Patients' Rights: A Double Standard
December 3, 1999
Members of Health Maintenance Organizations (HMOs) can already sue their health plans under current law, says attorney John Hoff. What the Patients' Bill of Rights that recently passed the House of Representatives would do is encourage malpractice-like suits over what are essentially contract disputes.
- The Patients' Bill of Rights would enable plan members to recover large judgments -- and their lawyers to take at least one-third of the recovery -- for pain and suffering and other noneconomic damages., and it would also allow the award of punitive damages.
- The liability for health plans and employers could be huge, and health insurance premiums would soar as a result, pricing even more Americans out of the market and leaving them uninsured.
- Medicare beneficiaries or to those participating in the government's health plan for federal workers do not have similar rights, notes Hoff -- if taxpayers, through the federal government, were subject to such suits, the cost of the legislation would be better appreciated.
Ordinarily, insurance is regulated by the states. However, in 1974 Congress imposed federal regulation on health plans sponsored by employers through the Employee Retirement Income Security Act (ERISA). ERISA preempts state laws that relate to employer plans. However, ERISA makes an exception regarding insurance, in recognition of the states' traditional role. But many employers' health plans, instead of being traditional insurance, are "self-funded" and thus do not fall within ERISA's exception for insurance. In a self-funded plan, the employer assumes the risk for claims. The employer may administer the plan itself, or it may hire a third-party administrator. In these cases, ERISA preempts the states' laws.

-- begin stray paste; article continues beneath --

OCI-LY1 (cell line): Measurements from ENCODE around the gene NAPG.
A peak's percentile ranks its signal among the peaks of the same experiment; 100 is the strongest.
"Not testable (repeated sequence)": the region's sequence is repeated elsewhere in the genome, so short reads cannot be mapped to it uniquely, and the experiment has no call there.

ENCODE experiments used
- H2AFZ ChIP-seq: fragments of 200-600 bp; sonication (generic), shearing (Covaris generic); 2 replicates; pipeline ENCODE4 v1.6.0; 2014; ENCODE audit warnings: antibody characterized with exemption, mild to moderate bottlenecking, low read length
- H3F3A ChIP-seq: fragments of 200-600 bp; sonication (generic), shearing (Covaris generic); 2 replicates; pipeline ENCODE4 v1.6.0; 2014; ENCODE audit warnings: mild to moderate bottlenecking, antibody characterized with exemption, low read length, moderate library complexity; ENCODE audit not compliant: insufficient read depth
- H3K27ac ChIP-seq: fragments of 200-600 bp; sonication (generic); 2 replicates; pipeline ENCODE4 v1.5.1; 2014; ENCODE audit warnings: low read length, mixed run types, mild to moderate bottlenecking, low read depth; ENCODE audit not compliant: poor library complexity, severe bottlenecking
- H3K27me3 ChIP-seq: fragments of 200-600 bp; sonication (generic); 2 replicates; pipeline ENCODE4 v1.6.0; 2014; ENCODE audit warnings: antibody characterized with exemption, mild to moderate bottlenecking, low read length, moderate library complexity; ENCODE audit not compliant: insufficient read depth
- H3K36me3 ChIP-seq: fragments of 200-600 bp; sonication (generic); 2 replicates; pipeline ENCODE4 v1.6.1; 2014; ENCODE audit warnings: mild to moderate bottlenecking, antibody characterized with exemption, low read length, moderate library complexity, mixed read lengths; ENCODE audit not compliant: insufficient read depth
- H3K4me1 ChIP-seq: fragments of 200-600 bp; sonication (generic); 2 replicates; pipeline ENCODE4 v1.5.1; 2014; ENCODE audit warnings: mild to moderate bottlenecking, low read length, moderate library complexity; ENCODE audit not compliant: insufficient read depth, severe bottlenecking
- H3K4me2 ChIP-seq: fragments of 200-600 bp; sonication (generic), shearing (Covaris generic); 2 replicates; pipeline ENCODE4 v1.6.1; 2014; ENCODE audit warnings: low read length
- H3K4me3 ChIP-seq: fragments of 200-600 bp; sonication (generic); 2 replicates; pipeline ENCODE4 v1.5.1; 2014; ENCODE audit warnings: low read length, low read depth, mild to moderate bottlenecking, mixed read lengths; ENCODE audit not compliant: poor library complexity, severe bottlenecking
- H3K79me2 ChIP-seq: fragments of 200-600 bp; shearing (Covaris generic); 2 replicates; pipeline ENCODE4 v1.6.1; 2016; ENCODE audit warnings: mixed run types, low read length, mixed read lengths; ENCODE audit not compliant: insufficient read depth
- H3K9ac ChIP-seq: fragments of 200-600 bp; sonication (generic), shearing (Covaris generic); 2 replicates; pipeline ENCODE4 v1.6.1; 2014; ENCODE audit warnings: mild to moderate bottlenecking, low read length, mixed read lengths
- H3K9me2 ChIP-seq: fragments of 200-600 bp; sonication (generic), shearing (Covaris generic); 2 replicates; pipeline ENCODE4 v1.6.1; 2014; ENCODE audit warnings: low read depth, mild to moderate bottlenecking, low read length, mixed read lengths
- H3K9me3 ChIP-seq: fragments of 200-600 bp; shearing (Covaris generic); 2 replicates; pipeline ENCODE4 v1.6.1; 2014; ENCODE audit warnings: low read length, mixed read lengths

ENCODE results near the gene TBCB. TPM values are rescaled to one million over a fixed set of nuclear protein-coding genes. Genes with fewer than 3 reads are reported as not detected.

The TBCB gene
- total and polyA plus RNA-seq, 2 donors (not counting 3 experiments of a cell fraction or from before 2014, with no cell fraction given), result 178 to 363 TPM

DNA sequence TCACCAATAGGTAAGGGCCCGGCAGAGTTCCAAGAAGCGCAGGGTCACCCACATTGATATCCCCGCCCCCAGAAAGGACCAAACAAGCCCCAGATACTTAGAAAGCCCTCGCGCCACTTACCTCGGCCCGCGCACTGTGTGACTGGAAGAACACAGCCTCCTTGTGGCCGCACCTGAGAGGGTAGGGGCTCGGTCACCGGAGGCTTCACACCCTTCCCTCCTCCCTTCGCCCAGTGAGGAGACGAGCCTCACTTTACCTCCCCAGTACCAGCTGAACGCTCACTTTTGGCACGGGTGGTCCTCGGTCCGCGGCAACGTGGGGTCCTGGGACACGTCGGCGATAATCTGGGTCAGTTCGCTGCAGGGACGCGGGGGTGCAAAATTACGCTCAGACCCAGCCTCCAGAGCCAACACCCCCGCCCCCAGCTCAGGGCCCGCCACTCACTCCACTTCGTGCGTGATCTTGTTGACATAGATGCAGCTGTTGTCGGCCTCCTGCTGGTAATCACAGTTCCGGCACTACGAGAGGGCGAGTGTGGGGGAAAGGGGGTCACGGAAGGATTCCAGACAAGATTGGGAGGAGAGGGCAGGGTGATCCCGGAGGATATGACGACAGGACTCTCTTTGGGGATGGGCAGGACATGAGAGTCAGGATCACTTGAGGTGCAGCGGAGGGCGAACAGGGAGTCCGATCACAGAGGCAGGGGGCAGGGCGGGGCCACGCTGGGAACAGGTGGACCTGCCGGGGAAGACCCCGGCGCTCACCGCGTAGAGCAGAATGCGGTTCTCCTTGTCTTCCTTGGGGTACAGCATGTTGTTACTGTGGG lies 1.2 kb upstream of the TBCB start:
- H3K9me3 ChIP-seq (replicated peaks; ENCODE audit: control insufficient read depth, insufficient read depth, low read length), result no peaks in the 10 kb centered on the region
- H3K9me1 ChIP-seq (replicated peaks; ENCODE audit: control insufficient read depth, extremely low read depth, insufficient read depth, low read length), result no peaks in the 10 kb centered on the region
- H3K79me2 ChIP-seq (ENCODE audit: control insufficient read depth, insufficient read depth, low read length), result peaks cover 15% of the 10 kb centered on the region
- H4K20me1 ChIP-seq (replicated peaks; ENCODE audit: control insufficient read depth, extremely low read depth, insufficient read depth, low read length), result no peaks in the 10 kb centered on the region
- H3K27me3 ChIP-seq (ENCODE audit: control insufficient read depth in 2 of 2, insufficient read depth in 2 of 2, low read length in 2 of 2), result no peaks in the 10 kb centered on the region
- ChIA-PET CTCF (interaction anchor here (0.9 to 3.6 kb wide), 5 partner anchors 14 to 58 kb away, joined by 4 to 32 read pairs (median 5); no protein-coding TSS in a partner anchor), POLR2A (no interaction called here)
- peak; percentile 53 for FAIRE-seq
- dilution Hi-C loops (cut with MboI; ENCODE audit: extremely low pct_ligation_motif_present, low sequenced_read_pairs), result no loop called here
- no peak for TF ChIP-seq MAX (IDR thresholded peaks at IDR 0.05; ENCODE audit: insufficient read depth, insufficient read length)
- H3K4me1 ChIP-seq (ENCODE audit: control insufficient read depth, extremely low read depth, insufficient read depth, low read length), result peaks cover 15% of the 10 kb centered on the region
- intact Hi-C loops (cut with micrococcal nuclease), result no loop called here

Hoff also notes that ERISA does not prevent members, even of a self-funded plan, from suing their doctor or hospital for malpractice under state law.
Source: John Hoff, Brief Analysis No. 307, "Patients' Rights: A Double Standard," December 3, 1999, National Center for Policy Analysis.
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